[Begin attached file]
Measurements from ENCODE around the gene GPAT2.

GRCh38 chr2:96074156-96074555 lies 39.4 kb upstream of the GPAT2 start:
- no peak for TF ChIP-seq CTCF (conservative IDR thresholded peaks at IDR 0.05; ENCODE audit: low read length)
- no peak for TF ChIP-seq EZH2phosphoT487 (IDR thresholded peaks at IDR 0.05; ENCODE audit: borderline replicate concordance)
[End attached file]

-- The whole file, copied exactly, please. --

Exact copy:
Measurements from ENCODE around the gene GPAT2.

GRCh38 chr2:96074156-96074555 lies 39.4 kb upstream of the GPAT2 start:
- no peak for TF ChIP-seq CTCF (conservative IDR thresholded peaks at IDR 0.05; ENCODE audit: low read length)
- no peak for TF ChIP-seq EZH2phosphoT487 (IDR thresholded peaks at IDR 0.05; ENCODE audit: borderline replicate concordance)